Both the 2021 GMC Canyon and 2021 Chevy Colorado come in four different trim levels. The base model of the Canyon is the Elevation Standard with an MSRP of $26,400. Moving up to the next trim, the Elevation, you will find standard features such as LED fog lights, remote start, and automatic climate control for an MSRP of $30,000. The Canyon AT4 replaces the old All Terrain trim for the 2021 model year and is the model for off-road enthusiasts with hill descent control, specialized off-road suspension, red tow hooks, and an Autotrac 2-speed transfer case for an MSRP of $38,200. The top trim is the Canyon Denali, and its MSRP of $40,900 gets you a true luxury with ventilated front seats, a Bose stereo system, and a standard Driver Alert Package.

The Colorado returns for 2021 with the WT replacing the Base as its starting trim. The WT has an MSRP of $25,300, which is about $1,000 lower than the starting trim of the GMC Canyon. The next trim level is the LT, which adds body-color exterior elements, a power driver’s seat, and an EZ Lift & Lower tailgate for an MSRP of $27,700. The Z71 has an MSRP of $35,500 is geared for off-roading with an upgraded suspension package, automatic locking rear differential, and all-terrain tires. However, the ultimate off-road trim remains the ZR2 with its standard four-wheel drive, factory suspension lift, and Multimatic DSSV damping system for an MSRP of $41,600.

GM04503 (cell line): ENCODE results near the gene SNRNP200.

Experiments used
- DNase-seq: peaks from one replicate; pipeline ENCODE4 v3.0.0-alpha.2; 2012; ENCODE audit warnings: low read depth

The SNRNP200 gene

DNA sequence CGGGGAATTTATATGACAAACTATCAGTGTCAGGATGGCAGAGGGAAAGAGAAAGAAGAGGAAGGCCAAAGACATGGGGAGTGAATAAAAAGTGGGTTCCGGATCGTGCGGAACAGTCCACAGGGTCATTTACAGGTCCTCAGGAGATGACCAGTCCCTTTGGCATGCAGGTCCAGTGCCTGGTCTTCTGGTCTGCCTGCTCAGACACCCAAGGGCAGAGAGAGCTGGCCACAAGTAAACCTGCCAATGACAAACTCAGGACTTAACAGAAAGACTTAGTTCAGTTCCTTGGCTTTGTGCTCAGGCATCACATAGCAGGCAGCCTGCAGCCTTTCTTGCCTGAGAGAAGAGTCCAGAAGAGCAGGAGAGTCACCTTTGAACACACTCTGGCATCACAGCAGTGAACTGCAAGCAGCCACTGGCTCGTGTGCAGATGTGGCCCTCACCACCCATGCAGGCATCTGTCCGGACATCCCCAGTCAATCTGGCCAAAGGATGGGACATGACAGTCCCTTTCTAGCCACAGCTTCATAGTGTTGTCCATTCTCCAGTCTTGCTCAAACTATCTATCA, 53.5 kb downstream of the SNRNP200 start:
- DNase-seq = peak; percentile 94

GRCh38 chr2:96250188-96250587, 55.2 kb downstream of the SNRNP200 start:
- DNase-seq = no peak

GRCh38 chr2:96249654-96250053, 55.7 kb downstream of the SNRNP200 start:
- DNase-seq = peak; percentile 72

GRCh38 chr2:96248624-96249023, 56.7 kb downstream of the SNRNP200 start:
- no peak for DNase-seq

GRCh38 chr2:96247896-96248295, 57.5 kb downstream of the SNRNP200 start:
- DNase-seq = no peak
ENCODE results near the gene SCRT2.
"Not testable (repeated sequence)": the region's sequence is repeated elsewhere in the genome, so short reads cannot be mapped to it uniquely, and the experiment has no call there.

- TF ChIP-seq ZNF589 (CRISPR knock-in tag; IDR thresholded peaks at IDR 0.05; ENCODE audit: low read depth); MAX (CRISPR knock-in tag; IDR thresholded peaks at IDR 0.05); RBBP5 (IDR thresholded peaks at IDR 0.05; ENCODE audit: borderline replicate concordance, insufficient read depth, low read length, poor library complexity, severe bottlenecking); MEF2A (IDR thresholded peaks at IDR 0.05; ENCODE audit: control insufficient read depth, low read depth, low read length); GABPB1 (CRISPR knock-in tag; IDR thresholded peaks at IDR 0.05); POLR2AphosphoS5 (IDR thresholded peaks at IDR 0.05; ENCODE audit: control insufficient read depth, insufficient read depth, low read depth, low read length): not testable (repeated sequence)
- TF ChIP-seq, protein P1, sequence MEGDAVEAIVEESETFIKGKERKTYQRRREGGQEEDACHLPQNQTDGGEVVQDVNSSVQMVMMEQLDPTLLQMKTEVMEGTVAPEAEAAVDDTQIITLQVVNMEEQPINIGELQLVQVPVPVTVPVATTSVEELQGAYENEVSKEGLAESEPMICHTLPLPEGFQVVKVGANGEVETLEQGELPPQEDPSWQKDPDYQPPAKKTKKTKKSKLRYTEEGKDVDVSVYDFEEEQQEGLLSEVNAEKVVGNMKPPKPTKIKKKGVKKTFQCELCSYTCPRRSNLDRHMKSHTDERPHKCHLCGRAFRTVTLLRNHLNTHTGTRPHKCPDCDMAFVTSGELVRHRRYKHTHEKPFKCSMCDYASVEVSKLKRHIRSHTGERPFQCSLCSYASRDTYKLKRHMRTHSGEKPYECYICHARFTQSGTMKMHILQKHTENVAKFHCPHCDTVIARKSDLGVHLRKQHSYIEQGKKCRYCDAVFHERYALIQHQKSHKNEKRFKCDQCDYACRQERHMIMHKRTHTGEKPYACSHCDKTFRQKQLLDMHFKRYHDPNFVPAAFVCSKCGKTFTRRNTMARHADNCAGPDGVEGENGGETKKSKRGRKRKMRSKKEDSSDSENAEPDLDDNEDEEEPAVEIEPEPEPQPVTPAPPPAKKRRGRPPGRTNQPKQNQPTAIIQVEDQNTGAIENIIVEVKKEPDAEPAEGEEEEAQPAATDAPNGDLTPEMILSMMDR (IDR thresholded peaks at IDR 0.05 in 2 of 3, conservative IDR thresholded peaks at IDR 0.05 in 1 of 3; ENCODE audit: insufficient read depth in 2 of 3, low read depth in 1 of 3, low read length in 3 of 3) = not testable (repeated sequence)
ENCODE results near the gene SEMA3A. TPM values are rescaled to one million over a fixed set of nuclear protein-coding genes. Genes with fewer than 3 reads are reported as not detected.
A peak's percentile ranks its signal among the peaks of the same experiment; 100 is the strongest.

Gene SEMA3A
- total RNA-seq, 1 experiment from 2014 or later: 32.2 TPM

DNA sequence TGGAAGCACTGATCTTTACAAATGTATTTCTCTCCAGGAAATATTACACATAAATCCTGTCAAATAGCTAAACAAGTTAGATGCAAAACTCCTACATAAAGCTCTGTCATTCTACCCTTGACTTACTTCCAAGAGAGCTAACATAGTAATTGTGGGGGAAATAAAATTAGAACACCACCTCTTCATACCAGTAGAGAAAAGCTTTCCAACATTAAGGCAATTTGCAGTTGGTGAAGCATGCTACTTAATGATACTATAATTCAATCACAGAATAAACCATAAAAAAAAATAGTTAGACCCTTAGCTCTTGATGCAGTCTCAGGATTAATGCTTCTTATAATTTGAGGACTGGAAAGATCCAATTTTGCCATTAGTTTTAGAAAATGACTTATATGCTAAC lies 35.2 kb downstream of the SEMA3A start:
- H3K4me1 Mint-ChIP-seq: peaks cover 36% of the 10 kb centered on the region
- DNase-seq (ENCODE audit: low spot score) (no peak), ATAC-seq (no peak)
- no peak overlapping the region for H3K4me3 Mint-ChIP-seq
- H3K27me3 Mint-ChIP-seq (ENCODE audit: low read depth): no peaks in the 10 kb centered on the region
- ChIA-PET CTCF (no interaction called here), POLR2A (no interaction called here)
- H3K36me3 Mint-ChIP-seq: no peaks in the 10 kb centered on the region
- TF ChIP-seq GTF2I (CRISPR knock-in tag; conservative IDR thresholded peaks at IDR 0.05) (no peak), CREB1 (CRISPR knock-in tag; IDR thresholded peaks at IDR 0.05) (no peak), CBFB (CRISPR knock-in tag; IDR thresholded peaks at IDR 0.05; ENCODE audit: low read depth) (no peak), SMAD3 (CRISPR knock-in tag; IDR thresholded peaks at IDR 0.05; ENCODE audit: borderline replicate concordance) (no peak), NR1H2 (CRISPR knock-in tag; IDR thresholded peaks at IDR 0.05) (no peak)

It seems pretty clear that Chevrolet has chosen to take two different approaches with the Colorado, with the WT and LT as basic light-duty pickups for hauling purposes, while the higher-priced Z71 and ZR2 trims are designed primarily for off-road enthusiasts. This is not the case with GMC, which has taken a more holistic approach to the 2021 Canyon. Only the AT4 is for off-roading, and it falls squarely between the Z71 and ZR2 when it comes to both capability and price. In addition, there is a clear increase in luxury features as you move up the trims with the Canyon going from the comfortable Elevation Standard all the way up to the luxurious Denali trim.